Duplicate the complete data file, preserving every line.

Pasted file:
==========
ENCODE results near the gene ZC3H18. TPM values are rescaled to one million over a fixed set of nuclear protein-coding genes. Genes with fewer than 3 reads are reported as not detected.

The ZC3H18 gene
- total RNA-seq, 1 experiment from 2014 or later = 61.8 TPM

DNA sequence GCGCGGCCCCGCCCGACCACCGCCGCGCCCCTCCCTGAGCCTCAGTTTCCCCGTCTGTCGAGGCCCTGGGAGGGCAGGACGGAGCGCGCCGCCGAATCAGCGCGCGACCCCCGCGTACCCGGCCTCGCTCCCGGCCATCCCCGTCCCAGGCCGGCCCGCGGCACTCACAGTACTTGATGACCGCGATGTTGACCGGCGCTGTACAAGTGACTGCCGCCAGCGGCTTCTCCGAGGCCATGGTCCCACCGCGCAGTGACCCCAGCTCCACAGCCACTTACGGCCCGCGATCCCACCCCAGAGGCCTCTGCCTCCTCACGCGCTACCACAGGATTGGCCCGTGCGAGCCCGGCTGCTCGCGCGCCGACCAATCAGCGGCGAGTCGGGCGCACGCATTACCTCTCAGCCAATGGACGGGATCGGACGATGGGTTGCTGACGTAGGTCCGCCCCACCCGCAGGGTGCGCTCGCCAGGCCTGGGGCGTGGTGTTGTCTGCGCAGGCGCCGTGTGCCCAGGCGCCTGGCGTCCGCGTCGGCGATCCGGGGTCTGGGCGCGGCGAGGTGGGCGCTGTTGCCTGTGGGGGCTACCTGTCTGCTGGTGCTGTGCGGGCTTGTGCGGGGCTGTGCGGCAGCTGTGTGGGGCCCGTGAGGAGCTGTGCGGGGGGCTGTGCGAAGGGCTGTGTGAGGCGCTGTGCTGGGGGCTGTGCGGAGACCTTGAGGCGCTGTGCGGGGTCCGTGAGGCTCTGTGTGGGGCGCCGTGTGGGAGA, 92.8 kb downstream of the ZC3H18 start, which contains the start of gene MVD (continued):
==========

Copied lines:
ENCODE results near the gene ZC3H18. TPM values are rescaled to one million over a fixed set of nuclear protein-coding genes. Genes with fewer than 3 reads are reported as not detected.

The ZC3H18 gene
- total RNA-seq, 1 experiment from 2014 or later = 61.8 TPM

DNA sequence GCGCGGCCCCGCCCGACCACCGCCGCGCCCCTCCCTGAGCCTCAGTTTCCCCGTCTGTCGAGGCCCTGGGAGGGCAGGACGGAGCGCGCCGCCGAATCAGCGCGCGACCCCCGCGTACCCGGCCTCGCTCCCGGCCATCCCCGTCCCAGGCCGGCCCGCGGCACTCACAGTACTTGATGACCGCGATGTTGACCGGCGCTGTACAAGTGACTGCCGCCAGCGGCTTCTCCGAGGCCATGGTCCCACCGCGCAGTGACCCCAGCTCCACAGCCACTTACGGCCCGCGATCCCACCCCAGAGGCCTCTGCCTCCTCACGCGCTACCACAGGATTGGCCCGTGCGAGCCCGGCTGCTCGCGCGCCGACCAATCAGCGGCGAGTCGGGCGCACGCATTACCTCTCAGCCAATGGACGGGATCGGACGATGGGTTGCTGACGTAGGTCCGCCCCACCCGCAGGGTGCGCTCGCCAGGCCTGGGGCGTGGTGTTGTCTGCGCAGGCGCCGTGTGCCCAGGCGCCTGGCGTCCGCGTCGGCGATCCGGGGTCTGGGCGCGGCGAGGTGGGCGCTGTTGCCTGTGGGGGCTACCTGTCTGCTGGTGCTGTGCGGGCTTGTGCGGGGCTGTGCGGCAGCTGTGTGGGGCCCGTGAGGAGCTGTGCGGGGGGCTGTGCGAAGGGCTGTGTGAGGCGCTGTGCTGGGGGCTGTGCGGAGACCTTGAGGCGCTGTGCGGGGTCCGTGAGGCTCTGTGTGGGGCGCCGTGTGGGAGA, 92.8 kb downstream of the ZC3H18 start, which contains the start of gene MVD (continued):